Work - Let the Artists Die. Revue.
Premiere: 2.06.1985 r., Alte Giesserei Kabelmetal, Nuremberg.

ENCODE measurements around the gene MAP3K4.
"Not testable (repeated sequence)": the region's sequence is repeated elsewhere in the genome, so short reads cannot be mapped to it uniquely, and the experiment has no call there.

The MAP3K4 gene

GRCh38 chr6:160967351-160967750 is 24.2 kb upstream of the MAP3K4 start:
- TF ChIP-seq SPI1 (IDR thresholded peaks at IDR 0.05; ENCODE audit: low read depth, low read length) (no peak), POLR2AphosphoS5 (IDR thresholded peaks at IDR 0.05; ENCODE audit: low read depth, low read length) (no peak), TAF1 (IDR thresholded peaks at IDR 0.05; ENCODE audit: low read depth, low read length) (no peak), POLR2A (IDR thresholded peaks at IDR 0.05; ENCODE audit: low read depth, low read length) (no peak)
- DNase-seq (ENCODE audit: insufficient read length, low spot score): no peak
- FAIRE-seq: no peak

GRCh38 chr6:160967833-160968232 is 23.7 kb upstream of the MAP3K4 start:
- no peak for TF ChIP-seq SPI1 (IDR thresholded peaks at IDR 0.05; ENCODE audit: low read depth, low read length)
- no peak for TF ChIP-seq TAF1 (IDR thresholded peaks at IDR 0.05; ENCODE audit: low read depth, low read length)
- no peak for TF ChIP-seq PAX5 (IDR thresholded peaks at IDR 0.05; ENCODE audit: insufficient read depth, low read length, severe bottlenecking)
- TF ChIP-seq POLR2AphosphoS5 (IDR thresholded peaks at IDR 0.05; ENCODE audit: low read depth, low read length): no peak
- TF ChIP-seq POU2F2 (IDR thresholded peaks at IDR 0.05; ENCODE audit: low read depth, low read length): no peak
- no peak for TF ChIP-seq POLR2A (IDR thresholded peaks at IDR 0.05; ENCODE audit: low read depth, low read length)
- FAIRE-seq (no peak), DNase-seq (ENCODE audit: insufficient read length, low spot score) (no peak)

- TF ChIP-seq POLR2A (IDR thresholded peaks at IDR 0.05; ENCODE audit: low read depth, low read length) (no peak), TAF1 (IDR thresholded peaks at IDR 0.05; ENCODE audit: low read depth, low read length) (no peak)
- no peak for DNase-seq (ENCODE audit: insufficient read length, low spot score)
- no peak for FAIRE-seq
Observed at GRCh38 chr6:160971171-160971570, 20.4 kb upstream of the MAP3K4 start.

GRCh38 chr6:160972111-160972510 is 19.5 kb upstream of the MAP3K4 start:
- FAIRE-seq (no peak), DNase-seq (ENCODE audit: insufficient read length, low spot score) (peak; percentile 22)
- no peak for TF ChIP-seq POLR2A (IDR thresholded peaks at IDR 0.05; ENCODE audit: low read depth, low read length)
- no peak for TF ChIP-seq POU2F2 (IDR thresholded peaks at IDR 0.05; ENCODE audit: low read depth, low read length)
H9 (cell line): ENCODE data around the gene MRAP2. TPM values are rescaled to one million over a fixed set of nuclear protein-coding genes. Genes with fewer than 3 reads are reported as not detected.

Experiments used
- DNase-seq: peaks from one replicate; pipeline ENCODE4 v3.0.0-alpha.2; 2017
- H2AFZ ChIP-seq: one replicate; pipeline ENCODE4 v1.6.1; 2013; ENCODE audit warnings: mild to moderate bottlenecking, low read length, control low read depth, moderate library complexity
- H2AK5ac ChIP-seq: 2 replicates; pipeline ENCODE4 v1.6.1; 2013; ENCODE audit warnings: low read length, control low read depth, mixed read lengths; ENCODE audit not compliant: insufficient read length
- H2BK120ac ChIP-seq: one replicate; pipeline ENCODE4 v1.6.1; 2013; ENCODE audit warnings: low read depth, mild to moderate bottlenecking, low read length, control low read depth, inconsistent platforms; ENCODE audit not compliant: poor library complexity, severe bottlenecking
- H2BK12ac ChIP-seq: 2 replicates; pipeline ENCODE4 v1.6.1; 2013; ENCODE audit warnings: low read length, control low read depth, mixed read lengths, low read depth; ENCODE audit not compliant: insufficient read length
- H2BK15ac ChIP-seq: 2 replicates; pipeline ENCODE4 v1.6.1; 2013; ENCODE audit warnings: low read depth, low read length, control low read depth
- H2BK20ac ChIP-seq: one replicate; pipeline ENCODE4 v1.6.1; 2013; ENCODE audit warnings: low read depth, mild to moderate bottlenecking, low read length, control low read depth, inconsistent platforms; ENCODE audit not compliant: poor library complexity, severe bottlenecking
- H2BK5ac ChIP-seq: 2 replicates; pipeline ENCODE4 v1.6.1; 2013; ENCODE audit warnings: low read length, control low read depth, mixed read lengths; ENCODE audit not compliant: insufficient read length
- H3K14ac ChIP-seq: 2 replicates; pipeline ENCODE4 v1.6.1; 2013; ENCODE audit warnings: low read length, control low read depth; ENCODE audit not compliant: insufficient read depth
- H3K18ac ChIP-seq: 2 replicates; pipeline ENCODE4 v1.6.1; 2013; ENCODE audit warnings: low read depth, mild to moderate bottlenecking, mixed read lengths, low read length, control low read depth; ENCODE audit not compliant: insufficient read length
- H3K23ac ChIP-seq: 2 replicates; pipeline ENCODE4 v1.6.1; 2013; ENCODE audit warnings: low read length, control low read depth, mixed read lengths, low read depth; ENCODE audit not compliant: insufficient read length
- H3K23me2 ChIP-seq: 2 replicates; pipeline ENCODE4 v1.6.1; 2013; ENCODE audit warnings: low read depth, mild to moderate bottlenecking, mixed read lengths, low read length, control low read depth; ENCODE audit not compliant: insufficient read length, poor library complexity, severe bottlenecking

The title recalls the exclamation of a Parisian woman living close to the Galerie de France and to the fate of Wit Stwosz, imprisoned in Nuremberg after his return from Krakow. The performance embodies the condition of an outcast artist, misunderstood by the society. Kantor appears as Self – the initiator of all. The stage room has no real equivalent this time. The artist called it My Poor Room of Imagination. It’s built from memory stock. It can take place of a Graveyard Shed, a Children’s Room, a Common Room. The last name recalls a novel by Zbigniew Uniłowski Kantor has read in his youth. The room is filled with the Comedians of the Travelling Fair Booth. All of the objects in the scene are moving. One of the twins starring in the plays goes to bed as Self – dying – the other watches his – or his own – death. (Author of the stage persona – the dying man.) A boy on a kid’s trolley (Self – aged 6) goes ahead of a parade of generals, surrounding the leader on a skeleton hose (You Know Who). It’s a child’s memory of Józef Piłsudski’s funeral. A doctor – Asklepios – appears, taking pulse of both the twins and Kantor. In simultaneous scenes the actors perform the same actions: Hanged Man sings a song about unhappy love and drops from the gallows, a Pimp plays at cards, a Scullery Maid stubbornly washes dishes, a Harlot primps herself, and the Devout Woman prays. Suddenly the whole circus troupe of comedians freezes in their places. The Tormentors appear, binding them to prangers. The Devout Woman kneels down with hands down in the pose of the sleeping Holy Mother from the Mariacki Altar’s relief. In the finale Wit Stwosz himself comes on stage. He erects his last work: a barricade, replica of Delacroix’ Liberty Leading the People. From it, led by the Angel of Death, the artists shoot towards the audience.